I started the day off pretty well with a 5 mile run (the marathon training schedule only called for 3 miles but that's clearly for wimps--and anyone who reminds me of this comment in a month's time will be shot on sight) that felt easy and slow. Then I came home to a kid who ticked me off before we even got in the car to leave for school. W. decided that playing in his room with his Legos, which had previously been removed from his room because of their contribution to his complete lack of ability to get ready in the morning in a timely manner, was a better plan that getting dressed and having breakfast. The Legos are now in the garage sale pile if that gives you any idea of how angry I was (and it's only because it'd be illegal that W. isn't also in the garage sale pile--perhaps even the "free" box). Did I mention I'm also not very maternal? So a late start to school, a weeping child, and me trying desparately to control my blood pressure meant that at best I'd end the day with a headache and at worst, well... Let's not even try to imagine the head spinning Exorcist move I occasionally find myself capable of reproducing faithfully.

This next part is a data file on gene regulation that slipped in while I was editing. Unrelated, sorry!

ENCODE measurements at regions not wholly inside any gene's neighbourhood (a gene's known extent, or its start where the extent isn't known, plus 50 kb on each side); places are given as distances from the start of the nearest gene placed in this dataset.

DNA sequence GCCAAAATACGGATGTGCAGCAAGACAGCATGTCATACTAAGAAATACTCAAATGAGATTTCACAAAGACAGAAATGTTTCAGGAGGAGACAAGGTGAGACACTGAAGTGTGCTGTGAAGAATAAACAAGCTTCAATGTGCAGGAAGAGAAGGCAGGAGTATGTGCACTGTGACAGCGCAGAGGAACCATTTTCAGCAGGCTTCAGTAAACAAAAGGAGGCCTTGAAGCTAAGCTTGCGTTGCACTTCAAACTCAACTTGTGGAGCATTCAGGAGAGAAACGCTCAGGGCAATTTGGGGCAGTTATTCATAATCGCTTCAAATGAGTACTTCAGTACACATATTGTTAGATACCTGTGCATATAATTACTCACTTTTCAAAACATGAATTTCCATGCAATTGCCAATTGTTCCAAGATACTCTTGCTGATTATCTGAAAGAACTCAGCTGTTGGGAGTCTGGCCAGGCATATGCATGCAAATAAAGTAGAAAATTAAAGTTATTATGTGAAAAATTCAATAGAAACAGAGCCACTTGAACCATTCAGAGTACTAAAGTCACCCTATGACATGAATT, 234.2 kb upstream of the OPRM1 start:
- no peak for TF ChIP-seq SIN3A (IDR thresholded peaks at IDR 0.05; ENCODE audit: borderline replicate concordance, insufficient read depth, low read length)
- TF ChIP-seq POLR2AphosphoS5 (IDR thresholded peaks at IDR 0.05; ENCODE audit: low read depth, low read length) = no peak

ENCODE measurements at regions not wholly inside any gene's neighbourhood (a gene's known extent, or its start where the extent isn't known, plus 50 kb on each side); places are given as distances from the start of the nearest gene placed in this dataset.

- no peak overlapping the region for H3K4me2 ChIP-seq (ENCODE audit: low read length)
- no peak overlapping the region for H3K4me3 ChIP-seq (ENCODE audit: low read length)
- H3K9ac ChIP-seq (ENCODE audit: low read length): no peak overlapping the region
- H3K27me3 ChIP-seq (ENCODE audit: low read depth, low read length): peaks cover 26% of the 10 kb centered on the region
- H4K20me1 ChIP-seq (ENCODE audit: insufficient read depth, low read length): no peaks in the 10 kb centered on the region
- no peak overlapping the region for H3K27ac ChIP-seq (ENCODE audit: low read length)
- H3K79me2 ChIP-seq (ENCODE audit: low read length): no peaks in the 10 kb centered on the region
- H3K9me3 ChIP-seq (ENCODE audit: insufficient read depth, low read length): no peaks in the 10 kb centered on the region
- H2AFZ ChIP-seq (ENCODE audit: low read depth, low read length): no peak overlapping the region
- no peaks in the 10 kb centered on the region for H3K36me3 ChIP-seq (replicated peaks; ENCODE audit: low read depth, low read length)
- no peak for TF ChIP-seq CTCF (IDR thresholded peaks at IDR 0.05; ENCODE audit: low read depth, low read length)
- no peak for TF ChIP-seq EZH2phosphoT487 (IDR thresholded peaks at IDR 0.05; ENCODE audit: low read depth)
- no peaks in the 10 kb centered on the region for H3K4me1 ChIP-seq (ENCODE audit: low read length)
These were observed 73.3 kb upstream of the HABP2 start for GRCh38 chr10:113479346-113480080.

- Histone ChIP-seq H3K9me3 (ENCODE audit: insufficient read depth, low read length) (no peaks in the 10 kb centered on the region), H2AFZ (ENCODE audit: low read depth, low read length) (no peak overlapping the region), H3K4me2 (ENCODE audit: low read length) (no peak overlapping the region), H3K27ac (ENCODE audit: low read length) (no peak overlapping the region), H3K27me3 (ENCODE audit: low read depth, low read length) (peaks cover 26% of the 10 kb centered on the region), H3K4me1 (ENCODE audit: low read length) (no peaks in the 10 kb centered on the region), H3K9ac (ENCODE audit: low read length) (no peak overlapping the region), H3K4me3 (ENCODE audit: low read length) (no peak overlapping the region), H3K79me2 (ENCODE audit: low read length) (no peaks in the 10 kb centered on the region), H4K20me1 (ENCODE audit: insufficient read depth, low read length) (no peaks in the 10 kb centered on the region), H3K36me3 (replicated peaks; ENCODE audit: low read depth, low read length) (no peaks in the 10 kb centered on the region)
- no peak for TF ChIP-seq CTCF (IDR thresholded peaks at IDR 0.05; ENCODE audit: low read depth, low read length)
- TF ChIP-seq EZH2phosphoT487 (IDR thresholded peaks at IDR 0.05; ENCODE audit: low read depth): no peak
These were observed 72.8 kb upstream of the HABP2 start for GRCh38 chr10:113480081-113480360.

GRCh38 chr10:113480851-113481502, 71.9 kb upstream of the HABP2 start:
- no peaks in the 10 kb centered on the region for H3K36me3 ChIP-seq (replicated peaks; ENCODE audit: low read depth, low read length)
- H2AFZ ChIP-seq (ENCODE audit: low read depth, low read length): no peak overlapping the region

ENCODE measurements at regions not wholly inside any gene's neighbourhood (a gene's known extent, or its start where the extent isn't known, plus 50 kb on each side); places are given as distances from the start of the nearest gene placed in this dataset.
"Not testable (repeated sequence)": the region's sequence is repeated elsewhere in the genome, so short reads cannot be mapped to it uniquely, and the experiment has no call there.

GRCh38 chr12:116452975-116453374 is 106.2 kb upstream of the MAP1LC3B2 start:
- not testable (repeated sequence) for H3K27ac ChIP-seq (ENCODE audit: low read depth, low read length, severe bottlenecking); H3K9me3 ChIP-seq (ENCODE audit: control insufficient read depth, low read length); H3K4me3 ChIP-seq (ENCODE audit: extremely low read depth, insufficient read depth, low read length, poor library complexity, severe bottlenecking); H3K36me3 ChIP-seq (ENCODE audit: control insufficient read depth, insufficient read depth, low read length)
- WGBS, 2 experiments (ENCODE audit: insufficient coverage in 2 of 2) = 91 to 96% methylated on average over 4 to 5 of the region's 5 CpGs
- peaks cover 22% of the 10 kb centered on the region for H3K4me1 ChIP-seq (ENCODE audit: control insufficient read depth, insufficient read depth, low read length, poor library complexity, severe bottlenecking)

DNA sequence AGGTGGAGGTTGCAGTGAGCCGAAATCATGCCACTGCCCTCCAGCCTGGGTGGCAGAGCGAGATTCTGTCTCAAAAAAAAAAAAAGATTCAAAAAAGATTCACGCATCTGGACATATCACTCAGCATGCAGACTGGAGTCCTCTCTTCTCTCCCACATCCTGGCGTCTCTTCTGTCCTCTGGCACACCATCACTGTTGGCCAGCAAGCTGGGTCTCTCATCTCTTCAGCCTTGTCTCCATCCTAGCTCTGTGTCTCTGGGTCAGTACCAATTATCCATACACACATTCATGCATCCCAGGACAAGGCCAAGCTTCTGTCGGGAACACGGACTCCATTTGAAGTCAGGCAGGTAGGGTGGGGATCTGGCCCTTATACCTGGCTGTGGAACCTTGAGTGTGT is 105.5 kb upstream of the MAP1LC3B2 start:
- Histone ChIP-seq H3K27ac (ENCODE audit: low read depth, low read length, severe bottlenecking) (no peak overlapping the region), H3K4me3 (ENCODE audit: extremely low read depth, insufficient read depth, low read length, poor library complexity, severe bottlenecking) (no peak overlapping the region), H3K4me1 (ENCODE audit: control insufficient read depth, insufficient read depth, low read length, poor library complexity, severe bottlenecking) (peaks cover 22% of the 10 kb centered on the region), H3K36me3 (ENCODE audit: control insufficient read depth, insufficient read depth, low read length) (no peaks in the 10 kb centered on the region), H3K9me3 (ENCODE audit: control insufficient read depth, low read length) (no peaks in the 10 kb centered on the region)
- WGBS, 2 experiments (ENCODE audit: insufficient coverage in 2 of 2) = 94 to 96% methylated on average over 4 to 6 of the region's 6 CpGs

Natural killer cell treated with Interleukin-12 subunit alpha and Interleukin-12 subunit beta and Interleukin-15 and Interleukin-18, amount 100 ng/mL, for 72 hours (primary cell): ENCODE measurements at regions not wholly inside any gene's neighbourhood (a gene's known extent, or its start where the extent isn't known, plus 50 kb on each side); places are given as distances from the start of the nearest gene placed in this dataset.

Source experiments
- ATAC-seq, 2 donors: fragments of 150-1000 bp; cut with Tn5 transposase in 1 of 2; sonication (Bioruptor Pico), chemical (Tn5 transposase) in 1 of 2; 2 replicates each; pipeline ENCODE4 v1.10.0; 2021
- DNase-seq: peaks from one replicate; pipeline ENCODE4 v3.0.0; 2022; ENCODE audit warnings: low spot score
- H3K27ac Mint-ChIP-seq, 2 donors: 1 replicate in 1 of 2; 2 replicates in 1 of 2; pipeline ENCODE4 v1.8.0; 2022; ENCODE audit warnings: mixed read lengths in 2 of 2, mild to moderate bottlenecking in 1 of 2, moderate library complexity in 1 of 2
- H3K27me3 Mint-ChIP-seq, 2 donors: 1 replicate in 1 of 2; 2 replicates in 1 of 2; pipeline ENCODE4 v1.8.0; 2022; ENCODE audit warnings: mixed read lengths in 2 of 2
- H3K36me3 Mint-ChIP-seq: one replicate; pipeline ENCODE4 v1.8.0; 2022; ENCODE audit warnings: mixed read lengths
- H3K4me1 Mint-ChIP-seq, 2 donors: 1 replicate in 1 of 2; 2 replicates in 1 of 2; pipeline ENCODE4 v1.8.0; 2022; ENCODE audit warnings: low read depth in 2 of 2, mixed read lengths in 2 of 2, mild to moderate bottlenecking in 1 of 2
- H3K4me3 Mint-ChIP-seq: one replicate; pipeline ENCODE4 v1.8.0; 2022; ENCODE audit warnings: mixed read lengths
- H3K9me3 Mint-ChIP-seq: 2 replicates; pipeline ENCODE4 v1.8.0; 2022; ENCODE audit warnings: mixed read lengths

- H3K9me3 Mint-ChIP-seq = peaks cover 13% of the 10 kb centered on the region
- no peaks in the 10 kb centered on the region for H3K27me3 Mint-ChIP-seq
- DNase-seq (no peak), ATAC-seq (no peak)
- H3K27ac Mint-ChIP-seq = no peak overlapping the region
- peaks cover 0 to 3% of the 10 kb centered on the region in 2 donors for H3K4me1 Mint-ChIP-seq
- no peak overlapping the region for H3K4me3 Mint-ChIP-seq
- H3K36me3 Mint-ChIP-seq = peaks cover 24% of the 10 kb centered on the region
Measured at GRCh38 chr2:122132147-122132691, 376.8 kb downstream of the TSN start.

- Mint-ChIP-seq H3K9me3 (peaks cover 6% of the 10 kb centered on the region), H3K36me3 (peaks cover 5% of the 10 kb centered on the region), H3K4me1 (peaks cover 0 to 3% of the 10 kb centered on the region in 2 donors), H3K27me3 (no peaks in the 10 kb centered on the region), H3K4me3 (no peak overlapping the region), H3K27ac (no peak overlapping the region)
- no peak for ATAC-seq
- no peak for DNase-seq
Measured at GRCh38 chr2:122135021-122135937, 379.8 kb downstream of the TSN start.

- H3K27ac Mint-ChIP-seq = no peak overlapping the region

I go down to the classroom to collect my carload of kids (really only two extras, plus R.) and the teacher tells me we're to meet them at the cafeteria. Really, I do read all the notes that come home but this one completely whizzed over my head. every other parent knew so I'm obviously the only nincompoop in the bunch. Ah well, I get the girls and we head out. I only have a vague idea where we're going as I'm not from here but I figure we can get in the ballpark, right? So the girls get in the car and I tell them all to sit in the back, figuring I won't deal with arguments about who sits in the two middle seats. Child one tells me she can't sit in the back because she gets carsick. My response? "That's okay. So does R. so I'm really good at cleaning up barf." Disgusted look from child one, who proceeds to claim a middle seat. Child two claims the other one, leaving my own carsickness prone daughter the back seat option. All-righty then. Conclusions: child one clearly lacking sense of humor and going to do what she wants regardless of my instructions and child two a quiet follower. We get started and child one decides to announce that the van smells funny. Well duh! My kid gets carsick in here periodically, just how do you expect it to smell? R. also keeps her stinky dance shoes in the car at all times so she doesn't forget them. Not a petty smell. I'm pretty certain we had removed W.'s shin guards and cleats before the field trip but that odor lingers too. Even better, I get us lost so complainer has to sit in stinky car for longer than planned. Hehe.